After watching what amounts to a slow-motion train-wreck between City Hall and the Charbonneau Commission on corruption, it’s little surprise to see Union Montreal representatives fleeing the smoking ruins of the party in droves.
Ten council members broke ties with the party yesterday, and Union Montréal has been reduced to a minority at city hall.
The new mayor of Montreal, Michael Appelbaum, was chairman of Gérald Tremblay‘s hand-picked executive committee until this week. He defected from Union Montreal after the party passed over his candidacy for interim mayor and will sit as an independent.
Shuffle the deck
I wouldn’t be surprised if Union Montreal – the municipal party born in 2001 to contest/sugar-coat the forced municipal merger – disappeared from the political map next year. But that just means that many of Union Montreal’s reps will likely be shuffled back into the deck, only to come up under a different banner in the coming election.
In a 2010 post about longevity in Municipal politics my colleague Devin Alfaro concluded that the councillors who’ve stuck it out at city hall the longest are “people who know how to reinvent and recycle themselves as the political landscape changes.” Marvin Rotrand, Montreal’s longest-standing city councillor who is currently serving his 8th term at city hall, was among those abandoned Union Montreal yesterday.
Our new mayor Michael Appelbaum, incidentally, was originally one of two councillors elected with Parti des Montréalais in 1994, a Rob-Ford-esque party which dissolved two years later. Prior to going into politics, Appelbaum worked in real estate.
Do municipal parties open the door to corruption?
I don’t mean to imply that any of the aforementioned council members were personally guilty of corruption or collusion. But clearly they took advantage of associating with a party whose coffers were literally overflowing with the “unofficial funding” (budget officieux) that allowed Union Montréal to surreptitiously triple their election campaign budget.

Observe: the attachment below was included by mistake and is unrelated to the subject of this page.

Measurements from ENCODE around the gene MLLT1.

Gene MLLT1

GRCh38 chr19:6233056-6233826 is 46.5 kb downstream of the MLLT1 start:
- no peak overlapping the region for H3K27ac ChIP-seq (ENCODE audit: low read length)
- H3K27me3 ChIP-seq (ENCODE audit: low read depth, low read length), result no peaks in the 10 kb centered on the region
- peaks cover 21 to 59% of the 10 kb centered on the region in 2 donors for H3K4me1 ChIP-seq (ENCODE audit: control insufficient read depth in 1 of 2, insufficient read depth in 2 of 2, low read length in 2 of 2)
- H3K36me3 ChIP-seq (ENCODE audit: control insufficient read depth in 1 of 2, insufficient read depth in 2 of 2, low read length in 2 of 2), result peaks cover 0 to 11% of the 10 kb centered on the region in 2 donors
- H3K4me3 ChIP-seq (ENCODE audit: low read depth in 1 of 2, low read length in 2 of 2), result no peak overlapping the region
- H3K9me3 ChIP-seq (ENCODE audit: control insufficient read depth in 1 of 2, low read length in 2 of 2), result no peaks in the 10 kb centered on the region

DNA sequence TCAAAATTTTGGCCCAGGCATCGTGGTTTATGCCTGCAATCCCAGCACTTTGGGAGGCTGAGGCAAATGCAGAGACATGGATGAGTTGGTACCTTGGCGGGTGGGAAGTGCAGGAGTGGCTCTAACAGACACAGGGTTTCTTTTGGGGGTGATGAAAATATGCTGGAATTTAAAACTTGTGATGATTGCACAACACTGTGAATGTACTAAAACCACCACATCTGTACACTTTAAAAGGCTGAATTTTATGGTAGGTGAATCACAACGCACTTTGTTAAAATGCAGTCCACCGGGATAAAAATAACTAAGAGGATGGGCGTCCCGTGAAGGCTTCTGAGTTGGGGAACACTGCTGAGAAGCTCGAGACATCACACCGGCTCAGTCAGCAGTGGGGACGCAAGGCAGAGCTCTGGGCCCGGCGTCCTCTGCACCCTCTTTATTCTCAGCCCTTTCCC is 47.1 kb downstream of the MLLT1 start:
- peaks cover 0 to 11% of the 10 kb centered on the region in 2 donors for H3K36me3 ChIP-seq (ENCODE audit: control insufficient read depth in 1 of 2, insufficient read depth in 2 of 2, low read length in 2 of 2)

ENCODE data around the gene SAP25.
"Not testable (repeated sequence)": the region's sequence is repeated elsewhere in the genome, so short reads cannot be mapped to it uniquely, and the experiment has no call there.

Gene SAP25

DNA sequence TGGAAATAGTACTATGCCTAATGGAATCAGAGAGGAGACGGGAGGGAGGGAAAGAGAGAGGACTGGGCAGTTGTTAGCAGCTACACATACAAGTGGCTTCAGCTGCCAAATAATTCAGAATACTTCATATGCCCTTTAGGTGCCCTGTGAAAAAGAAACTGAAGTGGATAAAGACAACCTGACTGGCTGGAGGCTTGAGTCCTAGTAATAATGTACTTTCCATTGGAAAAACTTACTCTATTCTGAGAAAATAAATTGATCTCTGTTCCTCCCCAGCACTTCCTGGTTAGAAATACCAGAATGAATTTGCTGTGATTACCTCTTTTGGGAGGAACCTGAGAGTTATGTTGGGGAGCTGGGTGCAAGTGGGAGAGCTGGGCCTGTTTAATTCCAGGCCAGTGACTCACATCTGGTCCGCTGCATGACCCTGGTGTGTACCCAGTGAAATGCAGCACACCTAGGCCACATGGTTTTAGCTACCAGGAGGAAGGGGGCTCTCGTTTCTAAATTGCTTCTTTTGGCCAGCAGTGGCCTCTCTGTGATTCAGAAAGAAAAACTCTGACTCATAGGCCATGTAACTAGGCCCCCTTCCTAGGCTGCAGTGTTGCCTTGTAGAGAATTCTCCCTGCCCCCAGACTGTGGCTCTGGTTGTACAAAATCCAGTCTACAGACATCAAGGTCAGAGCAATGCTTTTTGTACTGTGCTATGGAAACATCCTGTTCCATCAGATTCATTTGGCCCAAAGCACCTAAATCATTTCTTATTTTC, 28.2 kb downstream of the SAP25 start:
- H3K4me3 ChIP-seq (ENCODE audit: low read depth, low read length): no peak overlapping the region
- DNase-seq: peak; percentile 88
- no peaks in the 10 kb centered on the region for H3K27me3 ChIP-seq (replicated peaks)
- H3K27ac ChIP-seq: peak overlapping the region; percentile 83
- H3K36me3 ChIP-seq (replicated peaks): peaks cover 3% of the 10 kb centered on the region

I’m the first to admit naivety when it comes to the back-end of the political machine, but it seems to me that parties in the municipal arena could act as magnets for corruption. Those who want favours from City Hall can pour their pots-de–vin into a single pot to buy a majority of votes. Could dozens of independent counsellors be won over so thoroughly? Could an independent mayor adopt the see-no-evil-speak-no-evil modus operandi that allowed Tremblay to profess his innocence of his party’s dubious funding right up to the bitter end?
Municipal parties are unique to Montreal, born with the Civic Action League in 1954 which was formed to help elect Jean Drapeau (thanks to Montreal City Weblog for digging up this tidbit).
Now that we have our first “independent” mayor in over 50 years, it might be worth taking a step back to question the true impact of party-politics at the municipal level.
The main lesson that I’ve been able to draw from the train-wreck of the past few months, is that voters need to stop focusing on the train – which is likely to wind up in the scrapyard before the year is out – and to start paying more attention to the survivors.
Image amalgamated from photos on flickr cc tracktwentynine, benwatts & robynejay